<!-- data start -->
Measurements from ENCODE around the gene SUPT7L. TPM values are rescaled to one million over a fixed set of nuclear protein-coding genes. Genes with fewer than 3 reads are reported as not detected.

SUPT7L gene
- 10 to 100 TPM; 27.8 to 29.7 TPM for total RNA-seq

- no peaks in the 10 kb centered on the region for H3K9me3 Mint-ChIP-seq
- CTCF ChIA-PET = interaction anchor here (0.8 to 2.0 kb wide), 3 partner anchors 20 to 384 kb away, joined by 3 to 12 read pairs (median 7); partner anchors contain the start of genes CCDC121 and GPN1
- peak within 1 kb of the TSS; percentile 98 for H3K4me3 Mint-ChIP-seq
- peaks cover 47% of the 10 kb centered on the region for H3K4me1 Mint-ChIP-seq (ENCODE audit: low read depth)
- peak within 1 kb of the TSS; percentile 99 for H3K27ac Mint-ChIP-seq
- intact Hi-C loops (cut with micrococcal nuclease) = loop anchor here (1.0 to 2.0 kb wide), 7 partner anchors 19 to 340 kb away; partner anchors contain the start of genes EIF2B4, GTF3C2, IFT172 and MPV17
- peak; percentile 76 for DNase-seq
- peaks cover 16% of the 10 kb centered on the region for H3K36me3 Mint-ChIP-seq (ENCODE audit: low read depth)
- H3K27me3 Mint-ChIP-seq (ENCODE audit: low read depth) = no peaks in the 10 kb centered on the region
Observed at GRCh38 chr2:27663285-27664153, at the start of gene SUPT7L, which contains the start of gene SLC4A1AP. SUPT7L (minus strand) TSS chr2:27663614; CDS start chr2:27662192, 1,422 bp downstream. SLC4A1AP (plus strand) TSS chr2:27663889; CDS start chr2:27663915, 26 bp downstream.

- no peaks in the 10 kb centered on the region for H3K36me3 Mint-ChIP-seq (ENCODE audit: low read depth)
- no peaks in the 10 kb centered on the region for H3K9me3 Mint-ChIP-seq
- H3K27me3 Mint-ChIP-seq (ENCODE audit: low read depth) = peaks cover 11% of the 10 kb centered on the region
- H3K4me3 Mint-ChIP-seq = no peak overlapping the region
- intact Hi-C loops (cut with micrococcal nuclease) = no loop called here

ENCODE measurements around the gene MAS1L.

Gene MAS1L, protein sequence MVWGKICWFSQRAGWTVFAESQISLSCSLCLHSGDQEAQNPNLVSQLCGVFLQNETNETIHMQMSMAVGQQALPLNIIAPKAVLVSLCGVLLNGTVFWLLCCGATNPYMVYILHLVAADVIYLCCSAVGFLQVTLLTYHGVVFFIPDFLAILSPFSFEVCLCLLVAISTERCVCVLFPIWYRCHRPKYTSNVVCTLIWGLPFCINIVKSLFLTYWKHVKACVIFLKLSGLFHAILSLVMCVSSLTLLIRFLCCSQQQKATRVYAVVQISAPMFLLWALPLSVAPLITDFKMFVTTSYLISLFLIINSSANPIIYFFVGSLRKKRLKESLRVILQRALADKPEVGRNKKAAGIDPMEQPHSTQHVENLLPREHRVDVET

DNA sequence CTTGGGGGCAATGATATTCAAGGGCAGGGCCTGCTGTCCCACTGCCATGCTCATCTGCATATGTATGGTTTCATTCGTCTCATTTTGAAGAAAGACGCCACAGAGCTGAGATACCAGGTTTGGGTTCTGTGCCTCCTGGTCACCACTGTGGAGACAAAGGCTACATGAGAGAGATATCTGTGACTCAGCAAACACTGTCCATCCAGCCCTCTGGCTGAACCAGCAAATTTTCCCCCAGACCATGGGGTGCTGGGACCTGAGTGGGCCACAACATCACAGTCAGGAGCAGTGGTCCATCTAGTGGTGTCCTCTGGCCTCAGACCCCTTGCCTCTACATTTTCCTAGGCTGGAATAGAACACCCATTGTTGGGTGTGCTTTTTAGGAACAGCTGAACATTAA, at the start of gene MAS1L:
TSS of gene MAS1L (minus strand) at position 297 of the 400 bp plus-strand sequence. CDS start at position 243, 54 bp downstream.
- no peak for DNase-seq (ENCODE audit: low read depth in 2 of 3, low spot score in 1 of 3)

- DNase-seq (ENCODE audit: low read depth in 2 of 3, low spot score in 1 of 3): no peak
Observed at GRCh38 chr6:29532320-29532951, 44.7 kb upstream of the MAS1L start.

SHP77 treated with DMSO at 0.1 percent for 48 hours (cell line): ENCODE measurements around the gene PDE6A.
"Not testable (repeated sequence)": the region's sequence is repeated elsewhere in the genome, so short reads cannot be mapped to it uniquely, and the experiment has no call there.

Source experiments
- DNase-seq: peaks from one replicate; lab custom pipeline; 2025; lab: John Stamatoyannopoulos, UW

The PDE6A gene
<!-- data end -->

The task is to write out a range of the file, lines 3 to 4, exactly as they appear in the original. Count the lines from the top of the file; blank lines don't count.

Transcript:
- 10 to 100 TPM; 27.8 to 29.7 TPM for total RNA-seq

- no peaks in the 10 kb centered on the region for H3K9me3 Mint-ChIP-seq